The ECCTA requires general partners to disclose specific information relating to partners of UK LPs, such as their name, address and (for general partners only) any register which they appear on. For example, where the general partner is registered in a jurisdiction outside of the UK, they must state which register they appear on, along with a note of its registration number (if applicable).

General partners will be required to notify Companies House of changes relating to existing partners' information as well as the addition of any new partners. A failure to make such notification within 14 days of the change occurring is an offence.

These filings must be made by an ACSP. It remains to be seen how a general partner will discharge its duties where existing partners do not provide the prescribed information to the general partner or the ACSP within the time limits.

Restrictions on, and information about, general partners

Registered Officers and Named Contacts of General Partners

For general partners that are legal entities, the ECCTA introduces a fresh obligation on general partners to appoint and maintain at least one of its managing officers as a contactable 'registered officer'.

If the general partner has one or more corporate managing officers, it will be required to provide a named contact for each corporate managing officer. The named contact must be a managing officer of the corporate managing officer.

Companies House must be notified within 14 days of any changes affecting the registered officer, named contact or corporate managing officer. Failure to do so will be an offence.

Restrictions on General Partners

The ECCTA prohibits a disqualified director of a UK company from acting as the general partner of a UK LP. This applies even where the general partner was disqualified prior to this provision coming into force.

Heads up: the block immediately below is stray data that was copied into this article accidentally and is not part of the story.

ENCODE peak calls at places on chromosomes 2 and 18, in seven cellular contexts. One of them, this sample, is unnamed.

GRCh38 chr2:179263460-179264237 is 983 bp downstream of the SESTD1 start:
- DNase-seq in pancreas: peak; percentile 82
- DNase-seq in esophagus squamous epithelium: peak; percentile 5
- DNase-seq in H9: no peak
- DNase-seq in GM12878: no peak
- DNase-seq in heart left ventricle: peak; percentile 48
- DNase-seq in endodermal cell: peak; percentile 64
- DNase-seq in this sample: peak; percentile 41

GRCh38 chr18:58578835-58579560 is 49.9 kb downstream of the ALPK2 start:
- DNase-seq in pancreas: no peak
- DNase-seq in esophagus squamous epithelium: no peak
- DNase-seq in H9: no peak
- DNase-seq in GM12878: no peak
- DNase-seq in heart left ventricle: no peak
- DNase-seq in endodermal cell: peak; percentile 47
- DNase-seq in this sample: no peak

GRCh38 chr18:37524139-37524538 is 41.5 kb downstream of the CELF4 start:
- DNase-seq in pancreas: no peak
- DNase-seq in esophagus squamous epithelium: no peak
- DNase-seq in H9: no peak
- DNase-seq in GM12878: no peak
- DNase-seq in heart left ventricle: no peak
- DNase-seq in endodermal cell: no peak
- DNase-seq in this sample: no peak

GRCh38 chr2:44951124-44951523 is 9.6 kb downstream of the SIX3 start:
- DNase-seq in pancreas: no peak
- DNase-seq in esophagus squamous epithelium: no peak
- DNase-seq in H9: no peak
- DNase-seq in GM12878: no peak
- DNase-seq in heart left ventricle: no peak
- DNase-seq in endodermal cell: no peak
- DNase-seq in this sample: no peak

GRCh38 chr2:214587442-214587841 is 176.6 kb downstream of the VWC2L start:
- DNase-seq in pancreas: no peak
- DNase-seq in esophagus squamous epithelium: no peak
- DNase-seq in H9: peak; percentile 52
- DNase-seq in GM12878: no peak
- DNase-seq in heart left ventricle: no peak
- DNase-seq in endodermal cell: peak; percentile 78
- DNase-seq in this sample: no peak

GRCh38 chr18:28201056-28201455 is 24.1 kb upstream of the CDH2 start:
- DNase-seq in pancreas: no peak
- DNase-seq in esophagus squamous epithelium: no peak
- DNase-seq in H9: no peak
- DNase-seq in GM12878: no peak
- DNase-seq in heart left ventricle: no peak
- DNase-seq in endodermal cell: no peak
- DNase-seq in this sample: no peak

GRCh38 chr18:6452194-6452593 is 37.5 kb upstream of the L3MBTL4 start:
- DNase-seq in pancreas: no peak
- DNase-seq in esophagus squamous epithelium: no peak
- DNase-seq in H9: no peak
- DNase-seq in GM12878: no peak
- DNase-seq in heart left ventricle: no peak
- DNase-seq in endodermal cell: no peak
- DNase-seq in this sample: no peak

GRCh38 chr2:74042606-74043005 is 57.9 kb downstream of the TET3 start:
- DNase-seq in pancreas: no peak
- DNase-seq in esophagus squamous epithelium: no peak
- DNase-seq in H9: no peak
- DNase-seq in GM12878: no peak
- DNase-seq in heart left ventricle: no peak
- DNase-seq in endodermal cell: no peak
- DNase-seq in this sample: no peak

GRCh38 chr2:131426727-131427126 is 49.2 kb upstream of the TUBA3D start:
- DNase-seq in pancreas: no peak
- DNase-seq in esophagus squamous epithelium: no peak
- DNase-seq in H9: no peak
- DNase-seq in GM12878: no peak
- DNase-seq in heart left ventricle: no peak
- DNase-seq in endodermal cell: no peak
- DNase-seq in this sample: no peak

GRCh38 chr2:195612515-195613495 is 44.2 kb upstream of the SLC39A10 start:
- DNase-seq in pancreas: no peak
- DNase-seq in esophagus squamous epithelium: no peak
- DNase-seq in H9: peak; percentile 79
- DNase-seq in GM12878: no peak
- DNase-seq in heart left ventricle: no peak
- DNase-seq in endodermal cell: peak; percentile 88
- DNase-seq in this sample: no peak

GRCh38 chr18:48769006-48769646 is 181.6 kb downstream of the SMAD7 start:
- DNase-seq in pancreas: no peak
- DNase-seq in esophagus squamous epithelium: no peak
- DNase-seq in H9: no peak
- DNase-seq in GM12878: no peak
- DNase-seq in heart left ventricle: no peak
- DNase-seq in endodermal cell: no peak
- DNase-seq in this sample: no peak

Annual Confirmation Statement

The ECCTA requires UK LPs to file an annual confirmation statement, in addition to its usual LP6 filings (being the form currently used to notify Companies House of any changes to a UK LP).

The confirmation statement must be filed within 14 days after each review period. A review period occurs every 12 months starting from the date the UK LP was registered or last submitted a confirmation statement. Similar to the regime for UK companies, the UK LP can choose to shorten its own review period if it so wishes.

Dissolution and Winding Up

A general partner is obliged to notify Companies House of dissolution of a UK LP within 14 days of becoming aware of such dissolution. If the UK LP does not have any general partners, a limited partner must make such notification within the same time period.

Companies House will also now have the power to de-register UK LPs where it has been notified of a UKLP's dissolution, or where there is a reasonable cause to believe that the UK LP has been dissolved. We expect this will help resolve the confusion caused where dissolved UK LPs have continued to show as 'active' on Companies House notwithstanding that requisite steps were taken to notify Companies House of the UK LP's dissolution.

Transitional Period

The ECCTA sets a transitional period of six months. The transitional period is not yet in place and the commencement of such will be determined by secondary legislation. During this time the relevant individuals/entities concerned will need to take the required action to ensure compliance with the ECCTA following the expiry of the transitional period.

For further advice relating to any of the issues raised in this article, including the steps you may wish to take to prepare for the forthcoming transitional period, please do get in touch with your usual Brodies contact or one of the contacts listed below who will be happy to assist.

Contributors

Matt Goldbeck

Solicitor

Emma Greville Williams

Practice Development Lawyer

Megan Vasey

Trainee Solicitor